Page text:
A Guide to Cloud Security Management

There are two primary types of cloud computing that organizations will generally need to manage: software-as-a-service (SaaS) and infrastructure-as-a-service (IaaS). SaaS and IaaS are used for different purposes, resulting in distinct management and security practices. Yet in a few ways, they are similar enough to be managed together. Read below for a cloud security management blueprint that can help you manage cloud computing security efficiently, with visibility and control over all your resources in the cloud.

Cloud security management for software-as-a-service (SaaS)

In our latest study of cloud application use, we found that on average, organizations are using 1,427 distinct cloud applications1—most of which are software-as-a-service (SaaS) applications, such as Microsoft Office 365, Box, and many other productivity apps that employees sign up for, often without IT approval. For SaaS applications, it is widely understood that as a customer, you are responsible for the security of your data and who can access it.

Shared Responsibility Model for Security in the Cloud

Figure 1. Customer responsibility for security in the cloud, software-as-a-service (SaaS).

For the use of software-as-a-service applications in your organization, you are responsible for data security and access control across every application. Managing security for hundreds of SaaS applications individually is an extremely inefficient task, and in many cases, impossible due to limitations of the SaaS provider on what you can actually control. The most common way to manage data security and user access in cloud computing is through the use of a Cloud Access Security Broker (CASB). This technology allows you to see all your cloud applications in use and to apply security policy across them. When using a CASB, your security management can consist of the following primary tasks:

  1. View all cloud services in use and assess their risk. CASB technology uses network log data from secure web gateways, firewalls, or security incident and event management (SIEM) products to show all the cloud services being accessed from your network and managed devices, including those that employees sign up for without IT, like shadow IT services. It then displays a risk rating, so you can decide whether to continue to allow access or not.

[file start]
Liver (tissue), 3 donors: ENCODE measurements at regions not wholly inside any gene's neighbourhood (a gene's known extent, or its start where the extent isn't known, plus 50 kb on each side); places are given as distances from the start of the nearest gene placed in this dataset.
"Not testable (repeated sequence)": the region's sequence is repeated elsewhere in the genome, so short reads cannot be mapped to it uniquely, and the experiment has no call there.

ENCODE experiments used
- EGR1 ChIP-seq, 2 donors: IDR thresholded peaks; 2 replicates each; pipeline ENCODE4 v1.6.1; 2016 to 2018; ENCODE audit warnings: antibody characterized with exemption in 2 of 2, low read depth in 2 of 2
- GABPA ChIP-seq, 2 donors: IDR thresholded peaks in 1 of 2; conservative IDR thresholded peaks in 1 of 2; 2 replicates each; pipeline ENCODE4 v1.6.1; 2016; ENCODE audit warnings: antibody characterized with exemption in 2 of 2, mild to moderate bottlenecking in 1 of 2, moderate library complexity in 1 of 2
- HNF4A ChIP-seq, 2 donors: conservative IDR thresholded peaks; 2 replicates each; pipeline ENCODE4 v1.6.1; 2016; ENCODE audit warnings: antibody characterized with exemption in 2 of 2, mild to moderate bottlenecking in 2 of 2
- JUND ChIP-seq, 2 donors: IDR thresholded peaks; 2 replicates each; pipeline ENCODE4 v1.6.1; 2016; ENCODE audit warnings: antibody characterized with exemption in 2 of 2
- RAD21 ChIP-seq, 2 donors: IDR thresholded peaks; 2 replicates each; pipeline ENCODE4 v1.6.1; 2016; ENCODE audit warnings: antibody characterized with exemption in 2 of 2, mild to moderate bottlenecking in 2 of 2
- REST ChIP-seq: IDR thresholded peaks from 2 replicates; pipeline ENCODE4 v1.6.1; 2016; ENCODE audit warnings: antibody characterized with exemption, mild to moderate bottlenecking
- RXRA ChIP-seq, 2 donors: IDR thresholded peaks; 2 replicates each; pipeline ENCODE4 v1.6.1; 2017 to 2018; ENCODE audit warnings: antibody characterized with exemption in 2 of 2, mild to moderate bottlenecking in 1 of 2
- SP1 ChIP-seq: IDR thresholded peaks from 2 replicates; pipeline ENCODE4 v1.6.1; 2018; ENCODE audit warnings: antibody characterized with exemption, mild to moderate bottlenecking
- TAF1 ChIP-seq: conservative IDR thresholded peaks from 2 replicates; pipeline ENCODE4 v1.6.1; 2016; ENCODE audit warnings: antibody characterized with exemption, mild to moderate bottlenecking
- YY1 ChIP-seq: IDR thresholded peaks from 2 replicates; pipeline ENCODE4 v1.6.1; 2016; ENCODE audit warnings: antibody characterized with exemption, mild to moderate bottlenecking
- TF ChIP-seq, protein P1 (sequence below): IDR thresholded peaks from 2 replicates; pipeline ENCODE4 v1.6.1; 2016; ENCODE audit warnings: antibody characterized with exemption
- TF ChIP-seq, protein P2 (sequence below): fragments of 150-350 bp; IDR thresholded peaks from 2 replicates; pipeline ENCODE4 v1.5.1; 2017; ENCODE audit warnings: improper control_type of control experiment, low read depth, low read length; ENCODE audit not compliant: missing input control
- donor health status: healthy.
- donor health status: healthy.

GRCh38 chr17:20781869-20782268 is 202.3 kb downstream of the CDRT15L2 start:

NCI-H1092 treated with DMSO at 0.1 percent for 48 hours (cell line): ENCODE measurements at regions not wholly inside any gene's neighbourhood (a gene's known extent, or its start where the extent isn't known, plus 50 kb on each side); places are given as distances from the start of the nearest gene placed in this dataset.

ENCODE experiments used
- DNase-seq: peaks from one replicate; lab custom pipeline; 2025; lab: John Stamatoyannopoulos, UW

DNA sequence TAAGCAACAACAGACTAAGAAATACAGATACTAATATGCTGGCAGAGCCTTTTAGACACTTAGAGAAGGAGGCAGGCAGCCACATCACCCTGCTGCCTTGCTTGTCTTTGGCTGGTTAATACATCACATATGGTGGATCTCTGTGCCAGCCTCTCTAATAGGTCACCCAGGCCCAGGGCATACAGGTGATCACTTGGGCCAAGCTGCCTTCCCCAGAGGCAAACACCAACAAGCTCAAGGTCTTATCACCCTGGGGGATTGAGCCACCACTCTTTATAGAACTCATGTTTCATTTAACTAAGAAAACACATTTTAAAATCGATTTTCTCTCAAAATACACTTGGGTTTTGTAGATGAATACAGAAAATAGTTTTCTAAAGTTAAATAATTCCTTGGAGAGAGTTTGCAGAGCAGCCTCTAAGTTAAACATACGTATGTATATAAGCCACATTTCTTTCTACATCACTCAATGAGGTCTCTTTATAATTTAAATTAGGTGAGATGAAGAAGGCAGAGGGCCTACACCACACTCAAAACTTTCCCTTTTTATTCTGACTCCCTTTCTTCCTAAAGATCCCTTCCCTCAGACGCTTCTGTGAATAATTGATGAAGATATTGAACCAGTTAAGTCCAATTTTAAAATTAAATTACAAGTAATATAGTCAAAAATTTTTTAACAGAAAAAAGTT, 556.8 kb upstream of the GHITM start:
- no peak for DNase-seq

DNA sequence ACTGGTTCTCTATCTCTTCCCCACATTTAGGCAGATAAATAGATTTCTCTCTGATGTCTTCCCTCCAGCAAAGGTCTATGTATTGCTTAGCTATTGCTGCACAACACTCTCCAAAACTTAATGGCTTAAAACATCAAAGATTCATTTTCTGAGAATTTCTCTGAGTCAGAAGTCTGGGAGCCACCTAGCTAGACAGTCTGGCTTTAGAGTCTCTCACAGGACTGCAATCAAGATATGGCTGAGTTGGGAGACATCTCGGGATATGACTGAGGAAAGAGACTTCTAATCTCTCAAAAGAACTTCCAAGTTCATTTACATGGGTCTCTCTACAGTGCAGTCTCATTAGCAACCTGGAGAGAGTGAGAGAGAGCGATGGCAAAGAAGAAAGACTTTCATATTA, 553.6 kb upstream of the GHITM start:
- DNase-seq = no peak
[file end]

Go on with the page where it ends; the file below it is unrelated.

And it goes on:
2. Audit and adjust native security settings. Many SaaS applications, including Office 365, come with native settings like access and sharing permissions. From a single console, you can set policies for how you want to set permissions across multiple cloud services.
  3. Use Data Loss Prevention to prevent theft. Some of your intellectual property or regulated data will most likely make it into a cloud service like Dropbox. Through an API connection to the service itself, you can classify data and set policy to remove, quarantine, or encrypt it based on your chosen policy. This applies to all data in the service, whether it comes from a device or network you know about, or from any unmanaged device you can’t see.
  4. Encrypt data with your own keys. Depending on your risk tolerance, you may not want to trust the cloud provider’s native encryption to protect your data. If you do, the provider will have your encryption keys and technically could access your data. Instead, you have the option to use your own encryption keys and manage them yourself, blocking access from any third party but allowing authorized users to use the application with normal functionality.
  5. Block sharing with unknown devices or unauthorized users. One of the most common security gaps in cloud computing is someone signing into a cloud service from an unmanaged device and accessing data without your visibility. To stop that, you can set requirements for the devices that can access data within the cloud services you manage, so only the devices you know are allowed to download anything. You can similarly control sharing of information to unauthorized users by changing their permissions or “role” such as owner, editor, or viewer, and revoking shared links.

Cloud security management for infrastructure-as-a-service (IaaS)

Infrastructure-as-a-service (IaaS) resembles the data center and server environments that many IT teams are used to managing on their own physical sites. In this case, providers like Amazon Web Services (AWS) or Microsoft Azure host the physical infrastructure, and lease out virtualized networks and operating systems for you to use as your own. With IaaS, you are responsible for several additional layers of security as compared to SaaS, starting with the virtual network traffic and operating systems you use.

Shared Responsibility Model for Security in the Cloud